In 1997, a young woman impulsively climbed a tree in protest of excessive logging of old-growth timber. By the time she climbed back down over two years later, she had become an international face of the Environmental movement.
In this week's podcast, Chris speaks with Julia Butterfly Hill about her journey: what led her to climb that tree and how she dealt with the flood of fame and notoriety that followed. More than anything else, Julia views the experience as an example of the ability to make a difference that lies within each of us.
In a society in which many feel increasingly dis-empowered by increasing wealth inequality, multiplying regulations, eroding civil liberty and growing corporatization, financialization and centralization — Julia's message is that each of us has more agency, and more ability to shape our destiny, than we often realize. And it's her strong hope that as the escalating costs of society's misdirections mount, ordinary people will become increasingly courageous in exerting their extraordinary power. For in the end, that's what's going to ultimately effect change at the top — as well as happiness within each of us:
I have to acknowledge that there was a movement of tree-sitting before me. So I did not just come into a zone of nothing. I do believe that the garden had been prepared for my action to flourish. If I had done it 20 years earlier or 20 years later, I do not really know what the results would be. I'm clear, though, that because a moment had been working and building and working and building: that was a part of my success. I believe part of the success, too, is that most people remember a childhood moment where they had a tree fort or wanted one, so it taps into that part of us. And also, I think there is something about the hero’s journey too.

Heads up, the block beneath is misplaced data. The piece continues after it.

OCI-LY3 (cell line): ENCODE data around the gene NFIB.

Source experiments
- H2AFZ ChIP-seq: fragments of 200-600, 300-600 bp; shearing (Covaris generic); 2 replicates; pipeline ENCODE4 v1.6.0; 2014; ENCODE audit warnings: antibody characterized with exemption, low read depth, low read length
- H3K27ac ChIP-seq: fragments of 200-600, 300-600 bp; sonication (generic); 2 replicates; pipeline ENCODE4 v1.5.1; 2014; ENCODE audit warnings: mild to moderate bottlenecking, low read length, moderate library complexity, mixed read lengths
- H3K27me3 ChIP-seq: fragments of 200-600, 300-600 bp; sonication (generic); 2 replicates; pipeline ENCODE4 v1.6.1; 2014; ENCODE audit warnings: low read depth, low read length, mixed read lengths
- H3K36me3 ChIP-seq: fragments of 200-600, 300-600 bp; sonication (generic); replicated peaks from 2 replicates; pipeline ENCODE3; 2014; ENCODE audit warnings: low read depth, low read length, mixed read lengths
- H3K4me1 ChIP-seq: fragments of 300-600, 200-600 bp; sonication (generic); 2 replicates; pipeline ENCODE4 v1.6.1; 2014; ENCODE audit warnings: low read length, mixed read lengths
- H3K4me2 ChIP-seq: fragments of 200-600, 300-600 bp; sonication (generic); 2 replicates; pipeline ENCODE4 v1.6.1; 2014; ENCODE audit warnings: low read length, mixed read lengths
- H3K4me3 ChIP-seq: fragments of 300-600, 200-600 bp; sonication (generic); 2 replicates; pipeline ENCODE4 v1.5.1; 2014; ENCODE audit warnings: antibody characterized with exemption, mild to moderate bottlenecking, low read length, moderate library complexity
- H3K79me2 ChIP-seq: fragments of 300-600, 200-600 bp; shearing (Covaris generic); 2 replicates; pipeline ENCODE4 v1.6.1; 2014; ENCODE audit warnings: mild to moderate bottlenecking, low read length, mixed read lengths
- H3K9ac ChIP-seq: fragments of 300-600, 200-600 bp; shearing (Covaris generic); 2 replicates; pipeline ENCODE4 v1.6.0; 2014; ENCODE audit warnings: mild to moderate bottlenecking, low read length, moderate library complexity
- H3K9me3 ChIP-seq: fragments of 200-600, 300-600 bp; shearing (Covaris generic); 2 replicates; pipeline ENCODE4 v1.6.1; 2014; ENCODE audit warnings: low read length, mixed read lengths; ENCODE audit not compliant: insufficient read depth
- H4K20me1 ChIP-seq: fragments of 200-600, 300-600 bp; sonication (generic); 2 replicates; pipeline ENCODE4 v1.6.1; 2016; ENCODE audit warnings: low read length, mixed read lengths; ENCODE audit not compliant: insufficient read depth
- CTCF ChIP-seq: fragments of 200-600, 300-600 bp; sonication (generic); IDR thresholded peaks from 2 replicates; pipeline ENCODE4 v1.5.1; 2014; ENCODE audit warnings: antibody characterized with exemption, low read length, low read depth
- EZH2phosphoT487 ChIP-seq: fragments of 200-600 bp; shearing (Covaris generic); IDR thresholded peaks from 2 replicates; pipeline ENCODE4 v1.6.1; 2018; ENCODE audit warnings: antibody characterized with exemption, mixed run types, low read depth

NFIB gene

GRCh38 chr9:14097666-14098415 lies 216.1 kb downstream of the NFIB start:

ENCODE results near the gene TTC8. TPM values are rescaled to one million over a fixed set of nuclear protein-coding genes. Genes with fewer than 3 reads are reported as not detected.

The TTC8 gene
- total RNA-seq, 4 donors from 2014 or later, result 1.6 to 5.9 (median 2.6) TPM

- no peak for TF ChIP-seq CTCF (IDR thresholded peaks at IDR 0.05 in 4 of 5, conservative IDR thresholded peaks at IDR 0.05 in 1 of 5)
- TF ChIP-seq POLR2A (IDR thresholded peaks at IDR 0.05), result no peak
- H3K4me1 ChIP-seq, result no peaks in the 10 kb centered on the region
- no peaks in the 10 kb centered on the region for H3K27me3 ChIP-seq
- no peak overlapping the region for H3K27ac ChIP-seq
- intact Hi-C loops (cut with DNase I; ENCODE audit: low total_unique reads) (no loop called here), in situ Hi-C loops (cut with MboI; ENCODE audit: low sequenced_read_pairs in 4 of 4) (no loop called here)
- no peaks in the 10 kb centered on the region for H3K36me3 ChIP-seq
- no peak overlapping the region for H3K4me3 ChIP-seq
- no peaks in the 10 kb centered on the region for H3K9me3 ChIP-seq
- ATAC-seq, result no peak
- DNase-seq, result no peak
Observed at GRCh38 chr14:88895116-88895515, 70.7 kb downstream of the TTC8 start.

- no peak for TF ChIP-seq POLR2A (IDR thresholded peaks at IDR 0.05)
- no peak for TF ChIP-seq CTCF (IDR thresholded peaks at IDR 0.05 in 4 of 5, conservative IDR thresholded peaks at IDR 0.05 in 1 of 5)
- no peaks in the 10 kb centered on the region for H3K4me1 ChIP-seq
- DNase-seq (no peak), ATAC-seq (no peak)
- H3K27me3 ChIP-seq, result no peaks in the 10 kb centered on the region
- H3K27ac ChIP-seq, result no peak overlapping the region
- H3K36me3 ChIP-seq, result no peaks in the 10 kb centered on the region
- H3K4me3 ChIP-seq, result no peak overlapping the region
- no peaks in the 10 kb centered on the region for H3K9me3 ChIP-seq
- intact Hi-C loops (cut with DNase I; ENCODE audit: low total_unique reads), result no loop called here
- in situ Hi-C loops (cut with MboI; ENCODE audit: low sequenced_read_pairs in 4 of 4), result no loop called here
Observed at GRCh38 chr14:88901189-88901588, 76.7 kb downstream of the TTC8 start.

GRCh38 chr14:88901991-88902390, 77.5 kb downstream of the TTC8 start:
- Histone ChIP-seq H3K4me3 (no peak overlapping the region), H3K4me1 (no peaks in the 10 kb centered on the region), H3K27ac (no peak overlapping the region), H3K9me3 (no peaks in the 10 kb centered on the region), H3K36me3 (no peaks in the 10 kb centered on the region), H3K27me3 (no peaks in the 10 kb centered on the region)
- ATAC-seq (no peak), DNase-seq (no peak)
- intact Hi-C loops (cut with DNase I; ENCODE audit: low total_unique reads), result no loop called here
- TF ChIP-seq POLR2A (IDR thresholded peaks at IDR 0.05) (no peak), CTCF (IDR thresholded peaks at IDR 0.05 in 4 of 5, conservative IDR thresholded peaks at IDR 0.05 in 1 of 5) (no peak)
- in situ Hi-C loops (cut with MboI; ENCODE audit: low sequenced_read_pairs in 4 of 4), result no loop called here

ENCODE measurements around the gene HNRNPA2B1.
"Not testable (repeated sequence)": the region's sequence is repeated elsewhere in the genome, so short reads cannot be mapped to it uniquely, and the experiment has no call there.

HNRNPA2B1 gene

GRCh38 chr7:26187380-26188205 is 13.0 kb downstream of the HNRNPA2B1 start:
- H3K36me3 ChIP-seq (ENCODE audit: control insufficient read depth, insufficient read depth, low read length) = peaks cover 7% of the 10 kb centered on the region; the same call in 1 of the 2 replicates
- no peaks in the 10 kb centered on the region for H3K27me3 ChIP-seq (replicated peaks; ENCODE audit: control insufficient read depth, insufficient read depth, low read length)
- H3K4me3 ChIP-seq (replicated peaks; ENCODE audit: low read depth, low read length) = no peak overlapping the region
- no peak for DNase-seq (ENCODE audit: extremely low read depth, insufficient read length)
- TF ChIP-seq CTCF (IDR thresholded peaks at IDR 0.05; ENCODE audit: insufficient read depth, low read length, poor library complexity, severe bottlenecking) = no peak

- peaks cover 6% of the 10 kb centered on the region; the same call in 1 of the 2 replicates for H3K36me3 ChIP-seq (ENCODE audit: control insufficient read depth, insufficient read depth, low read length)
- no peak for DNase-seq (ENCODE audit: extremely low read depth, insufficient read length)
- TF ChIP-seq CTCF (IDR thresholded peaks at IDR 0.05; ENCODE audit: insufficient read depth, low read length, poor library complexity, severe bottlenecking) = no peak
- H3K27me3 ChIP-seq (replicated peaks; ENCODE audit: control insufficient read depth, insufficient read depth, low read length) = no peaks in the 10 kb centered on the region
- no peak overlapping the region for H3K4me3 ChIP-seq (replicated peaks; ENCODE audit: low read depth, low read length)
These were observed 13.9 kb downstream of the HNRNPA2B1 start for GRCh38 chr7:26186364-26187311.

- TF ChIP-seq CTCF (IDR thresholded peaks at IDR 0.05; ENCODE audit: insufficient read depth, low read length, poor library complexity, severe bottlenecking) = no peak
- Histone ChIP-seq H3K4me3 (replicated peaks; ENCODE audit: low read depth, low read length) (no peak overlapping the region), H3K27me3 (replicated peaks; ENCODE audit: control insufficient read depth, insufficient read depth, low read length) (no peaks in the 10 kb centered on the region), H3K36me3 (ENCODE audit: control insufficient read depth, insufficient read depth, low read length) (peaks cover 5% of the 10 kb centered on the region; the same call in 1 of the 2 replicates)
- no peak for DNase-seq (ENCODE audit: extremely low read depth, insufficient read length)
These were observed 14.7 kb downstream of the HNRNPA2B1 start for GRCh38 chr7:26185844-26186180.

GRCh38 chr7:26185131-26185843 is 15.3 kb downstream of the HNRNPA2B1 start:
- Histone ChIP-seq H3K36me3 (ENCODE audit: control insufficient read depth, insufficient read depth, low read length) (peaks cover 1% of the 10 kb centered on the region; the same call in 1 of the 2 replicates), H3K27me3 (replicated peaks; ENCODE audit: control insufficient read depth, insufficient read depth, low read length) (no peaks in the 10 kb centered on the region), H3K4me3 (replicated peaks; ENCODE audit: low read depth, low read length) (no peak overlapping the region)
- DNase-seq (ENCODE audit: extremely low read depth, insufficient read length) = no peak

I really do see so much in people. The desire to have something worthy of giving our lives to; because we give our lives to so much that really is not worthy of it. And I think even if people are not completely conscious of that, their spirits, their hearts, their souls feel it. And that is why we turn to self-medicating and numbing ourselves with shopping, over-consumption, movies, television, drugs, alcohol, and all these things we do. Because there is something deep within us, even if we do not recognize it and cannot name it, that wants to have something worth giving our lives to. So something powerful about that arc of what takes the ordinary and makes it become extraordinary.